• Another form of value comparison being promoted by retailers is to feature products of two different manufacturers in the same ad (e.g., recent Target circulars feature two different cleaning products: Soft Scrub (Clorox) and Windex (SC Johnson) at "3 for $7"; or Febreze (P&G) and Glade (SC Johnson) at "2 for $9").
  • There are also examples where the retailer and manufacturer work together more symbiotically (e.g., Target's "New Movie Night" or Wal-Mart's "Gametime"). In both of these promotions, the focus is on home, and saving money on a number of products.

These kinds of promotions and circulars make it easier for store brands and manufacturer brands to co-exist; and these trends in co-opetition loom even more importantly today given the emphasis shoppers/consumers are placing on price.

Marketers should be sensitive to these "value tectonics" because both the economy and the retailers have served to revamp the way shoppers/consumers assess value in the short-term - and more importantly because these twin forces have forced consumers to change rituals, routines and habits that will affect long-term behavior.

Such experiments of opportunity don't occur often. Marketers should take advantage of this re-evaluation to reposition their brands.

Editor's note: If you'd like to contribute to this newsletter, contact Nina Lentini.

1 comment about "Recession, Retailers Are Changing Your Customer ".
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  1. William Melnick from SAI Marketing, February 24, 2009 at 11:20 a.m.

    We at Brand Idiomatics, a consumer forecasting and strategic planning consultancy, came to a similar conclusion about 9 months ago. While the sharp contraction of consumer credit initially drove the early changes in consumption patterns, our analysis showed that macro economic forces converged throughout last year to fundamentally change the personal wealth circumstances of consumers and thus force a complete reallignment of consumer outlook and behavior. Specifically, the great majority of consumers saw the collapse of their net worth which was in the form of home equity and financial assets and had been the primary vehicle for savings for more than two decades. In the wake of that event, consumers quickly reversed cash savings patterns from a -1.2% to +3.6% by the end of 2008 to begin to repair their family balance sheets. Aside from real and perceived employment uncertainty, this savings trend has pulled some $400 billion in consumption out of the economy. That number could rise to $800 billion if savings rates return to their historic mean at 8%.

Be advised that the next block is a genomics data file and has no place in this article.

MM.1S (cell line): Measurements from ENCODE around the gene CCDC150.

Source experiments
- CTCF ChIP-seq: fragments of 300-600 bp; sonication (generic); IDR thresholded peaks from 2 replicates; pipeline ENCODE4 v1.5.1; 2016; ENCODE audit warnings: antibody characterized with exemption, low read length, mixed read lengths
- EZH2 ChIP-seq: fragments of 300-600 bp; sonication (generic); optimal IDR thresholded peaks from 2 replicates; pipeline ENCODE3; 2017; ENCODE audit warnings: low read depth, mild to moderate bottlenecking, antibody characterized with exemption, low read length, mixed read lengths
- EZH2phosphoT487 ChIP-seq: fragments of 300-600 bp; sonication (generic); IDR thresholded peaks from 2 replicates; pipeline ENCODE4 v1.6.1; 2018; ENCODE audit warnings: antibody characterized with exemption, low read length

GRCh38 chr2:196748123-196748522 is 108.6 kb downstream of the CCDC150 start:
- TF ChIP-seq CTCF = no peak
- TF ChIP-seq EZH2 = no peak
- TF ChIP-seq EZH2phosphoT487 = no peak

In the face of this activity, consumers have a greatly reduced amount of discretionary funds for consumption and therefore have begun to prioritize and re-evaluate what constitutes value within a new Consumption Contextual framework. We believe that the new definition of value is perceived as a combination of functionality, durability and price; therefore, consumers are determining that value only exists as a means of supporting lasting benefits in their lives.

    Brand Idiomatics has identified the emergence of a new consumer segment that we call "The Essentials" and has dimensionalized their outlook, beliefs and behavior.
    To find out more about The Essentials, visit for a free download of our whitepaper. If you would like to find out more about how The Essentials will forever change brand marketing, we would like to buy you lunch and talk about it.